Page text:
These four strategies are all about lifting the lid on what’s possible at the riskier end of the investment ladder.

  • January 19th, 2022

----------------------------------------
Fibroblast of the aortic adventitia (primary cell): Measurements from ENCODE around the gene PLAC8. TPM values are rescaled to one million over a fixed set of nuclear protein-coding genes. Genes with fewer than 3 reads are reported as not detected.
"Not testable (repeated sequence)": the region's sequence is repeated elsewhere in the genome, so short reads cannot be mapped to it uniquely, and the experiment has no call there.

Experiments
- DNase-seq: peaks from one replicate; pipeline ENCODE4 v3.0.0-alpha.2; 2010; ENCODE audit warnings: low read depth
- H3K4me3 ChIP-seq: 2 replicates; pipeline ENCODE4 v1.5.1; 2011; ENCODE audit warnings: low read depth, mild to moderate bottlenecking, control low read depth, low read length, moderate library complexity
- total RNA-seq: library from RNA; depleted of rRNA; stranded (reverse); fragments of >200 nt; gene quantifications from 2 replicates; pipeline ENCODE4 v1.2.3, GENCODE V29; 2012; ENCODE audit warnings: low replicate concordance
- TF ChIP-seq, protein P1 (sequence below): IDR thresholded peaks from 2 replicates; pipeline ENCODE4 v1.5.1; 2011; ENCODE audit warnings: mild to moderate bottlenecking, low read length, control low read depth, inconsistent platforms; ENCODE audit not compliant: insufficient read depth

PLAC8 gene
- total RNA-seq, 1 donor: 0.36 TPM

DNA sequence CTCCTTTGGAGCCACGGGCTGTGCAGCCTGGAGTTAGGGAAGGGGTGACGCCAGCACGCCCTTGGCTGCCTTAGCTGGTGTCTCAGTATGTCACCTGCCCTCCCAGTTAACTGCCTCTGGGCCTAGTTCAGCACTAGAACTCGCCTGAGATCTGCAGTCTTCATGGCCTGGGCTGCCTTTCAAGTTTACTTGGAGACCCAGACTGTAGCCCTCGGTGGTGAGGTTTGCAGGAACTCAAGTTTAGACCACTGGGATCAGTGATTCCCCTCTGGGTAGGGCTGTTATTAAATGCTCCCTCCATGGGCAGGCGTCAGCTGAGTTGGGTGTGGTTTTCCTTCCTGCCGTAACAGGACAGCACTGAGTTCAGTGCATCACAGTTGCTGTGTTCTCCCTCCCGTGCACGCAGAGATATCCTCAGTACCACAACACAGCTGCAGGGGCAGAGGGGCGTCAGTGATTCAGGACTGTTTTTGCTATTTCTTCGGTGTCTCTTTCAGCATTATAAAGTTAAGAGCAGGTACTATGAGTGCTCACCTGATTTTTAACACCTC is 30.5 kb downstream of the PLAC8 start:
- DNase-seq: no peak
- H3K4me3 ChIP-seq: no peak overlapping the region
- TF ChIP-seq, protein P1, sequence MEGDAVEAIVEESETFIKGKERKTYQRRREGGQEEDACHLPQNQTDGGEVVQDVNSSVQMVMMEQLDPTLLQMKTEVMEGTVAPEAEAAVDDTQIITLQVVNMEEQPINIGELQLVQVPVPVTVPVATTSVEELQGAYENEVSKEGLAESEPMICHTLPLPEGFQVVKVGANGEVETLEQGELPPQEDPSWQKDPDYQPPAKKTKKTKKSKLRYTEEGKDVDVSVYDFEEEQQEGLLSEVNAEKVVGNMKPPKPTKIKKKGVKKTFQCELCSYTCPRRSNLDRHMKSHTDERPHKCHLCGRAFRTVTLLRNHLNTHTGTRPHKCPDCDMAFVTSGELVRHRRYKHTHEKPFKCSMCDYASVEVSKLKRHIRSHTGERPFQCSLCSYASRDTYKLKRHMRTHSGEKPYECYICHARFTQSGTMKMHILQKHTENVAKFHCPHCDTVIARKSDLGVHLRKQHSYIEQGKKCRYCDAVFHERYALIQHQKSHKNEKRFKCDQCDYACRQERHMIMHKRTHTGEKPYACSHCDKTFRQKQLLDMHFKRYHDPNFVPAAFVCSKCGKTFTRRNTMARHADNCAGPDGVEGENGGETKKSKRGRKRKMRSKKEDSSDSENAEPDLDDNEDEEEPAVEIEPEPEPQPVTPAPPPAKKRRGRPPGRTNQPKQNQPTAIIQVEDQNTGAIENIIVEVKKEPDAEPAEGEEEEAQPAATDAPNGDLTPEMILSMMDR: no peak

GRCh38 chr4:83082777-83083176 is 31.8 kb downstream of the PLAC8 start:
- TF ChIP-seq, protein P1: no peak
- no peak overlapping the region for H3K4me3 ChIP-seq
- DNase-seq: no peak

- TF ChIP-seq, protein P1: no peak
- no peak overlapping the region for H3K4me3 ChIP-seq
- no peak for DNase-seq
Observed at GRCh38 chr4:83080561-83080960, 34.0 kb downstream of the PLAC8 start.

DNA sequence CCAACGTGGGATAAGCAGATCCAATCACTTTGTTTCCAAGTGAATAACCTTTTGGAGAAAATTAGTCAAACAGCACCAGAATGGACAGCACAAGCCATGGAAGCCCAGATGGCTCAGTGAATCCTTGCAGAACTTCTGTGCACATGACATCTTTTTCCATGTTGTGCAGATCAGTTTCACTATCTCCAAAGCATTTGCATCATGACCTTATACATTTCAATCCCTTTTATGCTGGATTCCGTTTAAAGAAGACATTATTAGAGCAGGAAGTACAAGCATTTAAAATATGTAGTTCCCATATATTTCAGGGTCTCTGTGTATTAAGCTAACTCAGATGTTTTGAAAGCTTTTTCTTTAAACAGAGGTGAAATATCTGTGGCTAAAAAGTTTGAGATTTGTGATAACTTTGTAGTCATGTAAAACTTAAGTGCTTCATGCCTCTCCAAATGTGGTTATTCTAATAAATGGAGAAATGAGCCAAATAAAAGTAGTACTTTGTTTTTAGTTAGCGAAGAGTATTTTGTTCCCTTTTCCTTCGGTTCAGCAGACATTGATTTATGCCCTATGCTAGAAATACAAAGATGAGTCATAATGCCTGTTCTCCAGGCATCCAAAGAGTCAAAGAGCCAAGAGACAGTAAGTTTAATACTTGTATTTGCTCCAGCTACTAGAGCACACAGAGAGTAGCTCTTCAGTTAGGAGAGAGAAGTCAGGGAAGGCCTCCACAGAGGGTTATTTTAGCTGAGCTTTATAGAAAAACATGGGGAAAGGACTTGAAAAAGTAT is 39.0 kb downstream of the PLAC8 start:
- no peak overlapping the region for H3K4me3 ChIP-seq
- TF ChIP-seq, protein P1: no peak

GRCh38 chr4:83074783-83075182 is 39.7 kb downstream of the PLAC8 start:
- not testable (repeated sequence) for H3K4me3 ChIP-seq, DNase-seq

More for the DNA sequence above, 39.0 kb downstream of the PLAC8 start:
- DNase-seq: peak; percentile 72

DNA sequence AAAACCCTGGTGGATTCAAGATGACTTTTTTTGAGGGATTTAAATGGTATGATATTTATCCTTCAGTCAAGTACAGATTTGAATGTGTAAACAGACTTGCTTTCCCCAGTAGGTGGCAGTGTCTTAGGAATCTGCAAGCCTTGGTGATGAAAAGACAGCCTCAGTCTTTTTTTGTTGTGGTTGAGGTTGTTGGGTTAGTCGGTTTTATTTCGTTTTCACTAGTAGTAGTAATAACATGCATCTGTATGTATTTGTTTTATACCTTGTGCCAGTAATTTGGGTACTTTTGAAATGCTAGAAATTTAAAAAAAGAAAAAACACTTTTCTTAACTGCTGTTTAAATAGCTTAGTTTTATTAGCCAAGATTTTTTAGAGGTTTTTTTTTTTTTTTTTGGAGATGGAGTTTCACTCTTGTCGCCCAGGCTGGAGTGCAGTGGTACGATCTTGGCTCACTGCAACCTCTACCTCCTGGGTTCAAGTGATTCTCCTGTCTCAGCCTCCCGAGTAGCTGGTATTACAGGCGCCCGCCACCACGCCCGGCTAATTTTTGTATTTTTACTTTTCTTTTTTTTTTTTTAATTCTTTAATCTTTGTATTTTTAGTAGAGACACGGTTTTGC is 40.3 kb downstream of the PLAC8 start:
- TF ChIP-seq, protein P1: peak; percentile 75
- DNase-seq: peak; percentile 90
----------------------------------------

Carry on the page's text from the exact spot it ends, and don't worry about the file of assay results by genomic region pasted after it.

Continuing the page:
Last week in our ‘Slow and steady’ article, you read about lower risk strategies that are excellent performers for those just starting out or seeking a solid, stable and consistent investment option. These methodologies are excellent vehicles if you wish to add one or two properties to your portfolio, and for beginners to use to establish their property credentials. These next four strategies are all about lifting the lid on what’s possible at the riskier end of the investment ladder. They come with more caveats, and you need to proceed with caution. Having said that, they offer fantastic opportunities to build your portfolio, as long as they fit your long-term objectives and risk profile. Renovating Executed correctly and with the right planning, renovations can provide an uplift in value to a property - without needing to spend a fortune. In addition, much of the work can be outsourced to others. However, time delays can chew up huge chunks of potential profit, and when working on an older property you never know what problems might arise. Inexperienced renovators often need to learn on the job, and this can mean unnecessary costs and delays. People often run into trouble when they run out of time or money to complete the project. So don’t spend any more money than you must, and never get emotionally attached to the property. Treat it like a business from start to finish! Flipping property Flipping property can be a fast way to increase cashflow. Examples include renovating, adding rooms, securing planning approval for further development (and then selling) or changing the approved zoning of land (for example, from rural to residential, or commercial to residential). Knowing which locations to research and how to narrow down which property to purchase is critical for success. If you time the market accurately, you can ride the wave of price increases - provided you identify your end buyer and add value that someone will be willing to pay for. Entry and exit costs for this strategy are high, with stamp duty, holding costs and selling costs payable over and above any other costs. In addition, taxes on profits can be huge. Remember to make commercial decisions, and don’t overestimate the profit that might be available. Property development Essentially, property development involves buying land, obtaining planning approval, building, selling and orchestrating the entire process from start to finish. The unwritten rule is that you’ll need a 20 per cent margin, which is your profit. The estimated profit must be balanced with your tolerance for risk, with external factors easily able to impact your project. If you fail, it can send you broke and so you need substantial financial buffers and a good asset base; you also need to be prepared to lose some – or all – of your capital. Knowing where to go for funding, how to fund your development, how to present your application, what terms to sign up for and how to not get ripped off are all minefields that must be successfully navigated. It’s little surprise many end up having to juggle their finances just to ensure their project stays afloat. Short-stay accommodation This can be an amazing strategy to increase yields, and many investors have built a great cashflow portfolio this way. However, if you’re planning on building your portfolio, ensure you can keep borrowing as obtaining additional finance can become difficult. One of the biggest risks involved is cashflow fluctuation; you need a financial buffer to get you through low booking periods. Aim to double your baseline rent when setting your price. For example, if you can achieve $400 per week on the long-term rental market, you should aim to average $800 per week on the short-stay market. COVID-19 has seen many investors flipping properties over to the long-term rental market in high-density areas as they are no longer able to capitalise on tourists. Guests can also cause damage to your property, insurance can be expensive, and you need to consider the time involved in managing the property yourself versus engaging a professional company to manage the process for you. The strategies are all about helping you to determine the best pathway to success without wasting your time on activities that may not produce an ideal result. You can always make more money, but you can’t get your time back, so don’t waste your most precious resource by pursuing the wrong strategy. Likewise, different strategies come saddled with different levels of risk, but this can be mitigated with the right education, the right team of people around you and an informed and educated plan of attack. If you’d like to get your property portfolio in shape for financial freedom visit to purchase Property Fit by Luke Harris, CEO of The Property Mentors. This easy-to-read, practical book takes you through the groundwork you need to cover before you start investing, then explores all the ways to invest in property, including mentor tips and mindset insights, as well as proven strategies that seasoned investors, or those just starting out in property, will find invaluable.


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